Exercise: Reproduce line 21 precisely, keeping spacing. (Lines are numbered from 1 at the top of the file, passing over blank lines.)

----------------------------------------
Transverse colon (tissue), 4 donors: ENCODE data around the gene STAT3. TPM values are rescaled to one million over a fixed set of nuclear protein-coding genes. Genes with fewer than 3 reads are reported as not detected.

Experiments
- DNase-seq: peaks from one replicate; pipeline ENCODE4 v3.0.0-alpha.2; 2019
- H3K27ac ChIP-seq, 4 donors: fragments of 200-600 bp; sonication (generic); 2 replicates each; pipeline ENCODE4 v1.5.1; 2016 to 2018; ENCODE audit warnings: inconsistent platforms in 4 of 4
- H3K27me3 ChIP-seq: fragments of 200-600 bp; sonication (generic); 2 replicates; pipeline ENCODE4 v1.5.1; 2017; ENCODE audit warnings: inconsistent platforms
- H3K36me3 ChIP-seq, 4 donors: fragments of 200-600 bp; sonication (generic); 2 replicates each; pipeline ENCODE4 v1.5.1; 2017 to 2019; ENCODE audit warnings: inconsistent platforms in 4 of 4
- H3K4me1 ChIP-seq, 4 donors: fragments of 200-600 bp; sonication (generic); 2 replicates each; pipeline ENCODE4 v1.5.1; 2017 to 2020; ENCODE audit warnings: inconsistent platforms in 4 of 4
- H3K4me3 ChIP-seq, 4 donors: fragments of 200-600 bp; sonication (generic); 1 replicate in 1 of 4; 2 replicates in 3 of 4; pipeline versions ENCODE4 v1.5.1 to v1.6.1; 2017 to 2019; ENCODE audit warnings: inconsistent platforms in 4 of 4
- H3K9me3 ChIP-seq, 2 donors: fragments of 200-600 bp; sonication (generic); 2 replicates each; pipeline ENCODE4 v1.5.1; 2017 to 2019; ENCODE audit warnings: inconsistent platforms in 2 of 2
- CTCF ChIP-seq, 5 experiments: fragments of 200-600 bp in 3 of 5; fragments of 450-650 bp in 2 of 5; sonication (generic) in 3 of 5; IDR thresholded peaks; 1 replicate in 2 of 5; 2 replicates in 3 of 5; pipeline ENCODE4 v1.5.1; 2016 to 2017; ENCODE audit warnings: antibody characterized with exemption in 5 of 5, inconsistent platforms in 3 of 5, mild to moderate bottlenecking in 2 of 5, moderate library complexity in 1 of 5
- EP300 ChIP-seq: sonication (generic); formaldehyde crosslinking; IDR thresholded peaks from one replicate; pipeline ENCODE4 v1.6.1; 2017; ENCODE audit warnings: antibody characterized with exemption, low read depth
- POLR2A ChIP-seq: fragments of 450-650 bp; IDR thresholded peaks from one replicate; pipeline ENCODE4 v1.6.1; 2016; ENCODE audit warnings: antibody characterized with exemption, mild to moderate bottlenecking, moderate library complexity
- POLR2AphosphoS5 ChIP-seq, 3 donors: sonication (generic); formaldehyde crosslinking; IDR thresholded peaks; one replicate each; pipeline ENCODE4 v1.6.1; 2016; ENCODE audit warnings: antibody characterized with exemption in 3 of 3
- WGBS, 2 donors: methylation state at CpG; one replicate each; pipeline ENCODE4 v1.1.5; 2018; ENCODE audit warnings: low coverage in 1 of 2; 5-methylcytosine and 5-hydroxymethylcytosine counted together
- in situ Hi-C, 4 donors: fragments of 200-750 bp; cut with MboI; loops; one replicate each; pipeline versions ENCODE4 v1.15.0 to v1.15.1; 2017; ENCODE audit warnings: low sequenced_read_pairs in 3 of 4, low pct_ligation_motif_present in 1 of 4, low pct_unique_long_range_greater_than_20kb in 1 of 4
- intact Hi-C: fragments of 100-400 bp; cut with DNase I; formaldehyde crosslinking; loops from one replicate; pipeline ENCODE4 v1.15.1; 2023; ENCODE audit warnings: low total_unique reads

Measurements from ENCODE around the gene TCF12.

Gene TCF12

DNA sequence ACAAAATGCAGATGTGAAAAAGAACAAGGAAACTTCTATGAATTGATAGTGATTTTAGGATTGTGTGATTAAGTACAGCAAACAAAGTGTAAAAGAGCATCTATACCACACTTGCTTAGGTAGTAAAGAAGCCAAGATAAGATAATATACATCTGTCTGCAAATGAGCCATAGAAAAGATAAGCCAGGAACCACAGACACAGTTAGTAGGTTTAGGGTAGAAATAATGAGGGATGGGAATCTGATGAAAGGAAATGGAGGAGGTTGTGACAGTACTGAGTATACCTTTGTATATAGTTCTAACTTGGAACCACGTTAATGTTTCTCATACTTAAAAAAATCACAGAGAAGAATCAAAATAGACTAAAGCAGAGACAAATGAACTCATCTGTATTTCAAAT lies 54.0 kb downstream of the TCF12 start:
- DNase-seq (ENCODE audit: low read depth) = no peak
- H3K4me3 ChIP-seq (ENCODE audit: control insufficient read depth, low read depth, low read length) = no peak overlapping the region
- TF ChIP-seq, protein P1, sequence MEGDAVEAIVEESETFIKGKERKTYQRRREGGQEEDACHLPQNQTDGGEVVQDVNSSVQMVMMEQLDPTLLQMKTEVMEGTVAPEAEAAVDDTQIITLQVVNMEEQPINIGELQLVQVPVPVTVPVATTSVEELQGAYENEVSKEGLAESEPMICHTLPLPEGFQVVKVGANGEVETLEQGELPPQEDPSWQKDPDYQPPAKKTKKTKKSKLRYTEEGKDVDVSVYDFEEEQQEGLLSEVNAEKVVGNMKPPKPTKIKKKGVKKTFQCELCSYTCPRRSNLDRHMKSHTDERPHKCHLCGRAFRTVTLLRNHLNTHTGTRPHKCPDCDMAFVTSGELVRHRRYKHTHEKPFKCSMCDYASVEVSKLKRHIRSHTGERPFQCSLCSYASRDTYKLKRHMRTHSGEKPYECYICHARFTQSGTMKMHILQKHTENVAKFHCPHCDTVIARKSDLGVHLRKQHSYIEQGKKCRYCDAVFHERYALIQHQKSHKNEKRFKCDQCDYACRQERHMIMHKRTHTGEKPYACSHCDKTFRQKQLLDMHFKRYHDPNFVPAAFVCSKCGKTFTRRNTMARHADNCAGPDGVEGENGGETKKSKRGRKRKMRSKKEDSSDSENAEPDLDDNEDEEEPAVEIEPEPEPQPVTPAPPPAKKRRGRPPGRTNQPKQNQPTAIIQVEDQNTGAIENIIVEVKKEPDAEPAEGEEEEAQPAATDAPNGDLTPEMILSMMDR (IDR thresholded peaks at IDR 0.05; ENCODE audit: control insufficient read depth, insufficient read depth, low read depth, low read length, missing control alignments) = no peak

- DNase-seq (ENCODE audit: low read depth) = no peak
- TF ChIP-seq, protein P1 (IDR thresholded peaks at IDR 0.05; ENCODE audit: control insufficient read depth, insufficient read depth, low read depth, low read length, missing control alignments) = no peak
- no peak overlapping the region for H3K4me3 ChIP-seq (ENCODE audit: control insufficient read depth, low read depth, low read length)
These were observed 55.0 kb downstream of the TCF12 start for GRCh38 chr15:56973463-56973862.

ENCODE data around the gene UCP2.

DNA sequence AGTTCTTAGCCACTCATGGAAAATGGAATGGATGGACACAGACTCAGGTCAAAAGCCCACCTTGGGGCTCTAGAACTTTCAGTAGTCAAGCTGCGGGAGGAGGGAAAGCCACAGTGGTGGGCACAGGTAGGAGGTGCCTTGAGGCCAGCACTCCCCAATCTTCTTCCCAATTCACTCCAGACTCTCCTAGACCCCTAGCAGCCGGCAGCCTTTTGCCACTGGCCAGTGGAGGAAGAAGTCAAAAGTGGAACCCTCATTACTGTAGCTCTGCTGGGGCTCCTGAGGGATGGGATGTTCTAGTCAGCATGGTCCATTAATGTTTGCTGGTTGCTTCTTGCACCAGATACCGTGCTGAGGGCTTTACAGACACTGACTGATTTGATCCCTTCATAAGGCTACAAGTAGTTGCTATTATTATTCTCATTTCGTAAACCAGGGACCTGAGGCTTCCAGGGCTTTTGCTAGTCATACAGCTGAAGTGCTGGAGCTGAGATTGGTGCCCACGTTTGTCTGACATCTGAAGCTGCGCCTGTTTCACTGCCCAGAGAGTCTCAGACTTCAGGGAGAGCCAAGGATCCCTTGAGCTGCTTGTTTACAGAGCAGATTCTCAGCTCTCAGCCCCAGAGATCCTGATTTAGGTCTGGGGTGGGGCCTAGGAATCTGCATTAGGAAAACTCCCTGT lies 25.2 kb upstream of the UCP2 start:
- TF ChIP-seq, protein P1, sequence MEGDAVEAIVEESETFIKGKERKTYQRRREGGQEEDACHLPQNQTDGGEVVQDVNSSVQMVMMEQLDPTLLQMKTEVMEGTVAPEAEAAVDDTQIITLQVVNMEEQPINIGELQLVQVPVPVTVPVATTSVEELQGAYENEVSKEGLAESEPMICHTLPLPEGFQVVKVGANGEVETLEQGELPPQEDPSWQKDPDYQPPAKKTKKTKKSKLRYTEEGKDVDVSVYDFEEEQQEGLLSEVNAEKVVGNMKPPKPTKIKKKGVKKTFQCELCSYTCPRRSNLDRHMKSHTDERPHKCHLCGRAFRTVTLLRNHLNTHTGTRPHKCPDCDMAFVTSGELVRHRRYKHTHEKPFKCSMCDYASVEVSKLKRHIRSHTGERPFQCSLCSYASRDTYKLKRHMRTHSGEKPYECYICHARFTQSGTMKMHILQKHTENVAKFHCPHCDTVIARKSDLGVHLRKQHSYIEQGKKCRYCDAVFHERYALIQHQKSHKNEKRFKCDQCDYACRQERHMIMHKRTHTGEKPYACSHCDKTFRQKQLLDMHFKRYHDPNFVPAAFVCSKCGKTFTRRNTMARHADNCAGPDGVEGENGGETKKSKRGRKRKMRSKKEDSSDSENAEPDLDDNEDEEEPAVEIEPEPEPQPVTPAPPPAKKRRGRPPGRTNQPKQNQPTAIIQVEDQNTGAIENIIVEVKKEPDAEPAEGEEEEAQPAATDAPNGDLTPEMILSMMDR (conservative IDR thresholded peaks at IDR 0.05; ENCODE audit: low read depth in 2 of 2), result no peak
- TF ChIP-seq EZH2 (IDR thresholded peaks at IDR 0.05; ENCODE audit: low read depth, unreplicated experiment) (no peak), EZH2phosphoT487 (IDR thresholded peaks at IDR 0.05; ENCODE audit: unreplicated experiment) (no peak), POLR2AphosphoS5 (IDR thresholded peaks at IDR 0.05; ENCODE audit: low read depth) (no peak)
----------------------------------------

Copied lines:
- H3K4me3 ChIP-seq (ENCODE audit: control insufficient read depth, low read depth, low read length) = no peak overlapping the region